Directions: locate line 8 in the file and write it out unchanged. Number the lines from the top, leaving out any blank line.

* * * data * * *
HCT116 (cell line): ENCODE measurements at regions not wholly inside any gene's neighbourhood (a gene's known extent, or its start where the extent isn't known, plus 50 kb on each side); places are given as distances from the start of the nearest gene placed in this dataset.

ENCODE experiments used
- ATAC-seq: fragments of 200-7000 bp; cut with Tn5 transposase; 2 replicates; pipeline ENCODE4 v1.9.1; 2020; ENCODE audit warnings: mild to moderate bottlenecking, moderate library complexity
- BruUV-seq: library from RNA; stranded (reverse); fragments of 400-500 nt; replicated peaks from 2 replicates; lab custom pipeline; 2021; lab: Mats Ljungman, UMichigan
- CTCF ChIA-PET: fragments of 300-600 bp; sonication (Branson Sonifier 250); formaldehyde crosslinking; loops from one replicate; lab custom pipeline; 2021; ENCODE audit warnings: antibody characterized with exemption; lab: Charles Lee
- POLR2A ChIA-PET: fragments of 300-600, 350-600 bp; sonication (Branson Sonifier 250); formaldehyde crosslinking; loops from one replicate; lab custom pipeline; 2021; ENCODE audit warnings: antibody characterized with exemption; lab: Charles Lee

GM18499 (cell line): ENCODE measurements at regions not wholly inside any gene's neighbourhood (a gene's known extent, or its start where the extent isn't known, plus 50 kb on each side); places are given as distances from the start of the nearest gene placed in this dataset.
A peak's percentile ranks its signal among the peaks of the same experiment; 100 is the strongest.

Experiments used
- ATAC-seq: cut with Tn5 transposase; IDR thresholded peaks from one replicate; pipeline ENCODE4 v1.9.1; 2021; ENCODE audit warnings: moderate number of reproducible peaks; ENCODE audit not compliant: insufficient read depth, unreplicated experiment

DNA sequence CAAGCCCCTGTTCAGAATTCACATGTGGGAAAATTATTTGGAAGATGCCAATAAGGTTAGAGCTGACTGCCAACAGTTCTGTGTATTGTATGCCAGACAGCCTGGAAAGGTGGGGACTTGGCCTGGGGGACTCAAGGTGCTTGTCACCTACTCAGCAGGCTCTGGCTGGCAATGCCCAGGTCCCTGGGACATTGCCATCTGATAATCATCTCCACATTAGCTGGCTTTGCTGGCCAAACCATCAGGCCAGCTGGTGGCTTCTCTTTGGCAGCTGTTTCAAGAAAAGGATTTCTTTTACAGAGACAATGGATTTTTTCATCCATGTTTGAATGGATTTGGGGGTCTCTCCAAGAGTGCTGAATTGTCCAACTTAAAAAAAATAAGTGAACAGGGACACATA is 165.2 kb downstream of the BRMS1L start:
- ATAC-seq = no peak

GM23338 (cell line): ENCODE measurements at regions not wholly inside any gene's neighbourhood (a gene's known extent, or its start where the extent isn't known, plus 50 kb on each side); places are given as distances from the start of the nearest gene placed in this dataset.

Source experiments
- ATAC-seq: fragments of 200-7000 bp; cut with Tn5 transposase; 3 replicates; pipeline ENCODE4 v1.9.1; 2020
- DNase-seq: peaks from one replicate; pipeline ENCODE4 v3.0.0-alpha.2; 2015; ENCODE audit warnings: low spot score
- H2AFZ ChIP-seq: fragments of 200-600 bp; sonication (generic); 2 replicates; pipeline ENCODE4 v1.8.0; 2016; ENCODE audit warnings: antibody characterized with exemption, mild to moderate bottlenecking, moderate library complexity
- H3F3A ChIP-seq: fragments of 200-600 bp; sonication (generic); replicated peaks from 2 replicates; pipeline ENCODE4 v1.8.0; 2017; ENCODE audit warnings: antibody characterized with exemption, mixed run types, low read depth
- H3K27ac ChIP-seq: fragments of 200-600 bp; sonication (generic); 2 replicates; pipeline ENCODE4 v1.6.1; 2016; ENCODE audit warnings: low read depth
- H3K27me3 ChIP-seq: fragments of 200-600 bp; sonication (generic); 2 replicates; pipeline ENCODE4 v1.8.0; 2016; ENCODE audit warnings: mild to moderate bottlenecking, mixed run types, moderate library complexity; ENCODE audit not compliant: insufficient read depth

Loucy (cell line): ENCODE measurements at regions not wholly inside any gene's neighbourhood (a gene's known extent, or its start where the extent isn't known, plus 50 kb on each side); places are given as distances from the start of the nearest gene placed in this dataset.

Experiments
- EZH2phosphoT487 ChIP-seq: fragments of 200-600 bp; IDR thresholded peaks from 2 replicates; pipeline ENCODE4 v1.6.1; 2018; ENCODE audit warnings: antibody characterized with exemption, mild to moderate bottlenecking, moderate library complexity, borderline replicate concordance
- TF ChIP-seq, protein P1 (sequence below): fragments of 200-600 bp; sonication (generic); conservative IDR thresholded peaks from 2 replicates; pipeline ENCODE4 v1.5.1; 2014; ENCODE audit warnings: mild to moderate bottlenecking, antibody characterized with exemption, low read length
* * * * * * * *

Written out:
A peak's percentile ranks its signal among the peaks of the same experiment; 100 is the strongest.